Wednesday, March 2, 2011

Can You Take Me to Crayola Town

We've spent nearly a week exploring Kathmandu and the surrounding vicinity, enough time for me to know this is a place I'd love to come back to and spend a lot more time. The preservation of architecture and history, the gentle nature of the people we've been lucky to meet, and the ancient, on-going cultural traditions are just a few of the aspects that make exploration here so fascinating. As we've said we're going to make this blog about specific things though, I'm going to pick the color of Kathmandu. Nepali society is bursting with color wherever you look - the clothes, the prayer flags, the temples, etc - so allow me to wax poetic about this piece of Nepali culture.




The streets of Kathmandu are packed with people, partially because as in Bangkok, so much of life occurs on the street level. As you walk along, it's impossible not to get drawn into the shops, each of which has arraigned their colorful wares to catch the eye. "Shops" is a relative term in Kathmandu, sometimes they are physical shops, sometimes just a stretch of wall to hang your massive copper pots on, or sometimes just a tarp on the ground with fabrics of every color available. As Sarah mentioned, the sales approach is pretty laid back, so we spent quite a while in some of the shops, rummaging through dust covered treasures (and worthless tchotchkes, of course).




The chowks (or squares) in town take what is happening on the streets and amplify it. On a busy day (like yesterday, during the Shivarati festival - more on this later) there is hardly space for motorcycles to wedge through. The rest is a kaleidoscope of the greens of fresh produce, the yellow, red, and black of lentils and beans in baskets, and the rainbow of saris. In some major squares, religious ceremonies are taking place as well. The above two pictures are of a ceremony called the ihi marriage ceremony, where young girls are married to a divine husband. This is done so that they can never experience the stigma of widowhood in orthodox Hindu tradition. The girls are dressed in brilliant red - the color of married women - with gold necklaces, bracelets, and earrings. Their foreheads are painted and some wear a white card as well with symbols on it.




Interspersed within the markets and streets are remarkably brightly colored stupas (Buddhist temples), which are both a part of the ancient history of Nepal, a living center of religion, and large tourist attractions. A typical stupa has a brilliant white dome, which is topped with a golden structure at the top, heavily engraved with symbols and figures from the Buddhist pantheon. Most are also adorned with the multi-colored prayer flags that flap in the typically strong wind off of the Himalayas. The stupa in the bottom shot is Swayambhunath, which is on a towering ridge over Kathmandu. We hiked up the steep staircase to the temple, watched a Nepali film crew taping a dance movie, and took in the sunset over the valley below.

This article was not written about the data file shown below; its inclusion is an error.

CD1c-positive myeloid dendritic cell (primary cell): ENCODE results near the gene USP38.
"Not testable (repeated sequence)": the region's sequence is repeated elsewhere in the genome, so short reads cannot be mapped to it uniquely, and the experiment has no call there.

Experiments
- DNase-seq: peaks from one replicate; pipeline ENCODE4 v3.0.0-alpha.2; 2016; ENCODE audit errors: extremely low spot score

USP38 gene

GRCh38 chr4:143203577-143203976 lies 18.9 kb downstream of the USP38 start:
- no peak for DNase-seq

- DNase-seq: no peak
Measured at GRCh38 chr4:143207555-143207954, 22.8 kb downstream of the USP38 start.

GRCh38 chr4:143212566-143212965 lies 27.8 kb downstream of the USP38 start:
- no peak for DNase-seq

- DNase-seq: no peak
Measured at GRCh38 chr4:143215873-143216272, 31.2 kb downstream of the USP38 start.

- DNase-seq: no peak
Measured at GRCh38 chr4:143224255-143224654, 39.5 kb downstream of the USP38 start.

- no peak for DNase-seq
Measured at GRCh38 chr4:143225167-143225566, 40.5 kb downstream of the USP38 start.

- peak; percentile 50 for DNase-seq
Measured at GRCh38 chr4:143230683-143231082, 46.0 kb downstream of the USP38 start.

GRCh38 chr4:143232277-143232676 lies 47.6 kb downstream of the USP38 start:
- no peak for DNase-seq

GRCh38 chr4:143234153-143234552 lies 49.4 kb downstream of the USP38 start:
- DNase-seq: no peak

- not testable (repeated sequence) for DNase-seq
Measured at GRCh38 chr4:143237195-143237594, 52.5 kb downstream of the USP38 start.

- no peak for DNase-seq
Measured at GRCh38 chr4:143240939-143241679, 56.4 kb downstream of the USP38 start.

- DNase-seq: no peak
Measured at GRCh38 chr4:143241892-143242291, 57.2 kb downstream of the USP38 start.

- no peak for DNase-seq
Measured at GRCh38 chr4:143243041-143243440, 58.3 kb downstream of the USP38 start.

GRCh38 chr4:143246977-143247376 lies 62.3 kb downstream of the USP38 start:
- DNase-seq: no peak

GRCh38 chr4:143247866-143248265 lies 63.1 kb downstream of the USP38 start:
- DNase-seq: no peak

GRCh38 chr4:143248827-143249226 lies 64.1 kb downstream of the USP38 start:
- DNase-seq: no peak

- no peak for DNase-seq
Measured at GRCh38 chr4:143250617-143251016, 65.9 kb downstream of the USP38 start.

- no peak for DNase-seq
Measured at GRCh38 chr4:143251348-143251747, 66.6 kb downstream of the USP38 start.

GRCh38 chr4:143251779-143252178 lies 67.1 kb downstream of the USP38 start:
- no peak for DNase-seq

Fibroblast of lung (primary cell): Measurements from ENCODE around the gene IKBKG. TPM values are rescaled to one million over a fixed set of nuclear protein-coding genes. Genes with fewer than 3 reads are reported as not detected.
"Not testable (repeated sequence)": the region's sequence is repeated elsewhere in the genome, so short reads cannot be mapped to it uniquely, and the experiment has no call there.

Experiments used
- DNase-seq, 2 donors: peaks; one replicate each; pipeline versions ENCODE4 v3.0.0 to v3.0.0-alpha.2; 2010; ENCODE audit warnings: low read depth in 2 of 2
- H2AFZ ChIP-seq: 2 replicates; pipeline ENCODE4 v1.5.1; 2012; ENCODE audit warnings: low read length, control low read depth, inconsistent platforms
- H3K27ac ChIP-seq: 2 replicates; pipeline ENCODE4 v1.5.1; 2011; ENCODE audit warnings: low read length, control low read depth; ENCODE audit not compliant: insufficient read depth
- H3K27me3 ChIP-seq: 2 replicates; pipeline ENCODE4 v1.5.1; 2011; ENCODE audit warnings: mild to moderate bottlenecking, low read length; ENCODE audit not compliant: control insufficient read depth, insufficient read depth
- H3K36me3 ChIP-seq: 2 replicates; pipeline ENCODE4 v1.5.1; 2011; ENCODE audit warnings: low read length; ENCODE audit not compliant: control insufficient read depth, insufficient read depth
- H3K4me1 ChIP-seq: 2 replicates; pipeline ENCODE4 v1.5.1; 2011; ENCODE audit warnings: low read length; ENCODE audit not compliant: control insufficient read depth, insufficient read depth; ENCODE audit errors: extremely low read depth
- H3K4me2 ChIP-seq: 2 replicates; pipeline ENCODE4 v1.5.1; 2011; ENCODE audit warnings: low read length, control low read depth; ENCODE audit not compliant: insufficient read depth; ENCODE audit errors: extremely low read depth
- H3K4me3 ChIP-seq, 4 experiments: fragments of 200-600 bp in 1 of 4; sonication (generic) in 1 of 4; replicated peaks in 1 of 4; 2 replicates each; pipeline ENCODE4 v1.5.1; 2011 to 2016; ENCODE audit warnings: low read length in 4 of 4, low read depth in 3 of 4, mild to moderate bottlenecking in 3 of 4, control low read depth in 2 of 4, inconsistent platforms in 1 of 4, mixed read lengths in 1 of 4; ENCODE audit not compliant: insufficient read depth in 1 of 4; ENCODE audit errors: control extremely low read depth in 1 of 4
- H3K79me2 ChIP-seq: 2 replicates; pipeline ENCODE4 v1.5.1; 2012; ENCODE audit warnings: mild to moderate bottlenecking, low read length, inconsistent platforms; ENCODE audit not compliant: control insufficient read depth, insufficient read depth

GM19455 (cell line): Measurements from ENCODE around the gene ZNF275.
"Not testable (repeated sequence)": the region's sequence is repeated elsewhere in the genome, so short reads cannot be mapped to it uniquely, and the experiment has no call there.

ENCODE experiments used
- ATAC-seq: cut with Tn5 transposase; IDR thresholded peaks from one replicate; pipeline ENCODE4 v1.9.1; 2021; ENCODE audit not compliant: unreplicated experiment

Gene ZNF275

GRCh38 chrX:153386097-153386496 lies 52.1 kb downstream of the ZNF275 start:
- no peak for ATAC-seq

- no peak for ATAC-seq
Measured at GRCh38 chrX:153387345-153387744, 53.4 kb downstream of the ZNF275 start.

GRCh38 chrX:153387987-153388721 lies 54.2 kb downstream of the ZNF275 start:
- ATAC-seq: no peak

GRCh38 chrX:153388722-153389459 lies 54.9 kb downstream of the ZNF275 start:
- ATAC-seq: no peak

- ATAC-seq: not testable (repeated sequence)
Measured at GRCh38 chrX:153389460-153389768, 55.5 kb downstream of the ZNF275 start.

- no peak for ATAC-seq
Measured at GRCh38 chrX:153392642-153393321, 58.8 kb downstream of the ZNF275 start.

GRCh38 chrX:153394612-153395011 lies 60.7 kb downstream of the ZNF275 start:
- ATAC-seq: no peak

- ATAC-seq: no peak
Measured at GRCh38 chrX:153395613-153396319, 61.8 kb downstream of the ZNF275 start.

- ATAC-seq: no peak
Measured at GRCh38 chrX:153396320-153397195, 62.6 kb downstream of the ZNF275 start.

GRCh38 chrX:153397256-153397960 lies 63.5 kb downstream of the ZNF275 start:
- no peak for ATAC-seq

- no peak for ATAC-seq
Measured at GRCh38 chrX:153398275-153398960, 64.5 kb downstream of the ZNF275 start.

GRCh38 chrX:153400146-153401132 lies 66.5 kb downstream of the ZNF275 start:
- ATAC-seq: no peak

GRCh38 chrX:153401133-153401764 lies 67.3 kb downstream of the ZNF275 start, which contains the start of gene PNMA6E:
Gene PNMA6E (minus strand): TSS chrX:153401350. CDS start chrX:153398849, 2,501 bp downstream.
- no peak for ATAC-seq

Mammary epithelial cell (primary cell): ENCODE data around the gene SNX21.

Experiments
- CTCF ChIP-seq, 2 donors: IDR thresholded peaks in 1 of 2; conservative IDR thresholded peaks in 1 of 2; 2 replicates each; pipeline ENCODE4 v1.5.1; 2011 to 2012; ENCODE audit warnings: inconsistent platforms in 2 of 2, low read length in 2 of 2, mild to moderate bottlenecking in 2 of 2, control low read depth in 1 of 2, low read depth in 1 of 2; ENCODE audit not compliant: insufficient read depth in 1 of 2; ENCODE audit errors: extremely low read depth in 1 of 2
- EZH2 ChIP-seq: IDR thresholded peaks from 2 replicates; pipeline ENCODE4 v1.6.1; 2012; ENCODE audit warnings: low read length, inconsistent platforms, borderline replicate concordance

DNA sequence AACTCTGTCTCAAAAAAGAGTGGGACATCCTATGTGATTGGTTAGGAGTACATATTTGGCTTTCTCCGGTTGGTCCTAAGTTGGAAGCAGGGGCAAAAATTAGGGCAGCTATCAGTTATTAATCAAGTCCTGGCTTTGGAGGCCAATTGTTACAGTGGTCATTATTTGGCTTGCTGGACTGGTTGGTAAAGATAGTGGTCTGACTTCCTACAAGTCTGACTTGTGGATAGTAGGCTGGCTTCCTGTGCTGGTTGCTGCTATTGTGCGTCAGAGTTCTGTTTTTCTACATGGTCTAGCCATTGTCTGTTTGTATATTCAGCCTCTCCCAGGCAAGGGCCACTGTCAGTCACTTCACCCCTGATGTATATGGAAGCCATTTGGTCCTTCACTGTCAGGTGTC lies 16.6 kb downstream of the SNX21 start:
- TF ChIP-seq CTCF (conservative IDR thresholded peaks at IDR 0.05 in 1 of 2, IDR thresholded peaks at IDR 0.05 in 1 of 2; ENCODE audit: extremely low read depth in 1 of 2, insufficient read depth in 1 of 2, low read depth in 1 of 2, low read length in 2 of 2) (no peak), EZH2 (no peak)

(A little side note - on the way back we walked by one of the countless cattle in the road, and a big bull, in this case, got a little perturbed that Sarah was so close. He grunted, swung his head around and gave her a pretty good headbutt to the hip. It happened so fast that there was almost no time to be scared, and immediately afterwards Sarah had a huge surprised (and thankfully) unhurt grin on her face, as did the crowd of Nepali villagers who were around. They had a look that said, "Welcome to Nepal.")




The colors of Nepali society are by no means confined to markets, the stores, and the temples. The buildings themselves are a riot of color. The sky blue color in the top picture is quite popular (even in buildings so old they have begun to sag like knock-kneed drunks), and you can see it used again in for some detail work in the bottom shot. Some buildings, though, have gone all out and are mustard yellow, brick red, or adorned with intricate black woodwork.

The bright colors of Nepali life certainly work well with Sarah's color scheme. She's found herself a crimson red yak's wool sweater, a cerulean blue blanket, and an pumpkin orange pashmina. She looks just like a local...except for the bright red hair.





A post about the colors of Nepal would be sadly lacking without a few pictures of the people. From the Buddhists monks in their traditional robes on an alms round, to a woman going about her daily business in a typical Nepali outfit, to a young boy in a bright red robe playing amongst the stupas, to finally a very old women, supported by her family, who looked to have come to Kathmandu on a pilgrimage from a mountain town, dressed in what is likely her best apron of pink, purple, and blue.

The Shivaratri Festival that I mentioned earlier was another opportunity for us to see a traditional celebration for Nepalis that has been going on for generations but has incorporated modern bits and pieces (much like Halloween or Easter in the States or Canada). According to one local custom, kids can run around the back alleys with ropes stretched across the road

And finally, what do the Westerners wear amidst this brightly colored background? Black and grey... (this shot is pre-sweater of course).

3 comments:

  1. Want photos of Sarah's outfit!

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  2. I feel like I would be starting to feel pretty disheveled by this point in the journey...but you guys look great!! So glad that Nepal has felt so comfortable. I'm so looking forward to hearing about Israel....

    We're thinking (and talking) about you often!

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  3. So glad you guys enjoyed Kathmandu. It's cool looking at the photos and seeing places I recognise! keep having fun :) love Rach

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